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Russia: Pulling the Trigger on TNK-BP

3 MINS READApr 23, 2008 | 17:52 GMT
NATALIA KOLESNIKOVA/AFP/Getty Images
Summary
The Russian Federation is demanding about $250 million in back taxes from the holding company for Russian-British joint-venture energy company TNK-BP, Russian media reported April 23. The company has long been considered the next target in Russia's re-nationalization of its energy sector. Now the Kremlin has officially launched its attack.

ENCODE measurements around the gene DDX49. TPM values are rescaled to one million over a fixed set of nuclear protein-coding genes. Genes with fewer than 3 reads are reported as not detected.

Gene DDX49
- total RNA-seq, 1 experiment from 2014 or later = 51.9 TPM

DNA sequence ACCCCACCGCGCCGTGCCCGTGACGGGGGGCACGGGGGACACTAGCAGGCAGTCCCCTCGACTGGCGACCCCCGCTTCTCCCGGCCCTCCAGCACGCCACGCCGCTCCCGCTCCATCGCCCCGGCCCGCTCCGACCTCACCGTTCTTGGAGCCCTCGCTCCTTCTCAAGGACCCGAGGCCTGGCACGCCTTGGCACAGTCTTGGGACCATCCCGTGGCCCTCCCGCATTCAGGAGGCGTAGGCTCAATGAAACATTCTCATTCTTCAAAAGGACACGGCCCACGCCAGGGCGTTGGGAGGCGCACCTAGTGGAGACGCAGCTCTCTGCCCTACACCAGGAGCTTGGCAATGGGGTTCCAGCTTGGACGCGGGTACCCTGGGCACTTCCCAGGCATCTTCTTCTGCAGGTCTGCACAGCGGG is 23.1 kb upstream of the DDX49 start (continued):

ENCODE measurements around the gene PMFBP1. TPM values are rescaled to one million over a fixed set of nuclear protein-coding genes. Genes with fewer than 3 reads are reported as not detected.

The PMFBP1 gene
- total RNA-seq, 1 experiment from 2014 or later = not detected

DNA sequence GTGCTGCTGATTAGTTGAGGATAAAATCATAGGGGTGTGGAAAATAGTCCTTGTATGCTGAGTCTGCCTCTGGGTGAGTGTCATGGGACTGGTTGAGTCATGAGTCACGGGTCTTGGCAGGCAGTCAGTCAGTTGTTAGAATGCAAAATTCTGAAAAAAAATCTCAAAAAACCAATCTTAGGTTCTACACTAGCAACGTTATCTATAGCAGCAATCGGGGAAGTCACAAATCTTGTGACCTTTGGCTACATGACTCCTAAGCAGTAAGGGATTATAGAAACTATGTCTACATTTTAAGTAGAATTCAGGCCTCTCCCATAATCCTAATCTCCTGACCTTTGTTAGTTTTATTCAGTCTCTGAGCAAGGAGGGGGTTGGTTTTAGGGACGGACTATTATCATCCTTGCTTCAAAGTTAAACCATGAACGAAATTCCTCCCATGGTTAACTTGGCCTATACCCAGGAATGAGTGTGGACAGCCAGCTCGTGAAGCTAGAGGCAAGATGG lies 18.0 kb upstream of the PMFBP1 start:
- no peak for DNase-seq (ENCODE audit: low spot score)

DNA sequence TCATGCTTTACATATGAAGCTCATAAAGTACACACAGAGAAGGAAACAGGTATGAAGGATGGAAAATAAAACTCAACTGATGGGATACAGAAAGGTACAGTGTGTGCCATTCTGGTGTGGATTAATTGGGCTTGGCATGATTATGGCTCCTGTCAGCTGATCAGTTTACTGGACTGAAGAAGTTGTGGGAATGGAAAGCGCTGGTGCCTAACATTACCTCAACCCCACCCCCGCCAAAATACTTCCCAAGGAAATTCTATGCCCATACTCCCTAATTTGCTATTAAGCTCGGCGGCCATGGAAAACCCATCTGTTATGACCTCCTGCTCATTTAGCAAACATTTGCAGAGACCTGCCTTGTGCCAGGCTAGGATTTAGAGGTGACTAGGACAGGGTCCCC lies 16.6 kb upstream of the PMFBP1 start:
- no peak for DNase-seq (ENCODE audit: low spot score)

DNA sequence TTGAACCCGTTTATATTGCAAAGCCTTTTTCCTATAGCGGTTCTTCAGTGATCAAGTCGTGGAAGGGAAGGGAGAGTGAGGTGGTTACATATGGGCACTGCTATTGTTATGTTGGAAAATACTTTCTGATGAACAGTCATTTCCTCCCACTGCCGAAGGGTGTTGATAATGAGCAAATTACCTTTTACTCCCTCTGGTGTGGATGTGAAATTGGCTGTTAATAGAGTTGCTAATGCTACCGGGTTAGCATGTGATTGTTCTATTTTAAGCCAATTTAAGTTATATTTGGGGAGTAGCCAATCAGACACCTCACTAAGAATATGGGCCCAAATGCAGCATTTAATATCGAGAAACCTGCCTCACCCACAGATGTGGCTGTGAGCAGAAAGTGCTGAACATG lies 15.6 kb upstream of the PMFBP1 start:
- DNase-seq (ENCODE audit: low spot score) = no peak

A report issued April 23 by Russian-British joint-venture energy firm TNK-BP confirmed rumors that Russian tax authorities have charged the company about $250 million in back taxes and penalties for 2004 and 2005. The taxes — which range from income, value-added and land taxes to a mineral extraction tax — have been levied against TNK's smaller ventures, such as TNK-Nyagan and TNK-Nizhnevartovsk, as well as the company's Ryazan refinery. According to Russian media, the claims will be discussed out of court since they are aimed at ventures under TNK-BP's aegis. TNK-BP itself is expected to pay the remainder not covered by its daughter companies. TNK-BP was already under intense pressure from the Kremlin, but the company's situation worsened in March when Russia's Federal Security Bureau (FSB) raided the TNK-BP Moscow offices and arrested a high-ranking employee. At the same time, Russia's Interior Ministry charged the company with criminal tax-evasion, made threats over the visa status of its employees, and raised objections over alleged environmental abuses. The sudden deluge of taxes and legal penalties is by now a familiar phase in the process by which the Kremlin disassembles companies owned by foreigners or oligarchs. As TNK-BP is assimilated, its assets will become fodder for a clan war that is dividing the top echelons of Russian power. Oil behemoth Yukos was similarly swamped with fees and legal expenses worth billions of dollars that led to the company's demise in 2003.The dissolution of Yukos sparked fierce competition between Russia's two biggest state-owned energy companies, Gazprom and Rosneft. Though Rosneft ended up with the greater share of the spoils, Gazprom has since struck back, driving Royal Dutch/Shell out of the Sakhalin 2 oil field and pursuing other trophy energy projects. Now Gazprom is orchestrating the assault on TNK-BP, whose assets would double Gazprom's total oil production. Gazprom's assault on TNK-BP has two prongs. The first consists of acquiring its assets through "regular" business. In 2007 TNK-BP agreed to sell its share of the Kovykta natural gas field for $900 million and form a $3 billion partnership with Gazprom, which will ultimately make it easier for Gazprom to assimilate the company. The second prong in Gazprom's assault comes from federal and regional governments striking TNK-BP down with taxes and penalties. That is what is happening now. Gazprom has nearly unlimited access to the Kremlin's executive power — its former chief, Dmitri Medvedev, is about to become Russia's president. These ties mean that legal and regulatory pressure will remain high, forcing TNK to make deals with Gazprom on Gazprom's terms. Not coincidentally, the leader of Gazprom's export branch warned TNK-BP on April 23 that if it did not accelerate the Kovykta agreement, the Ministry of Natural Resources could withdraw its license to operate at the field. Russian President Vladimir Putin has maintained a balance between Gazprom and Rosneft for several years as the two companies ravenously strive to capture each other's assets. With Medvedev taking over the presidency in a matter of days — an immeasurable victory for the Gazprom faction — the competition could erupt into all-out war. Putin, who will become prime minister upon vacating the presidency, will find it much harder to rein in the two factions, and the great divide in Russian politics will grow even wider.

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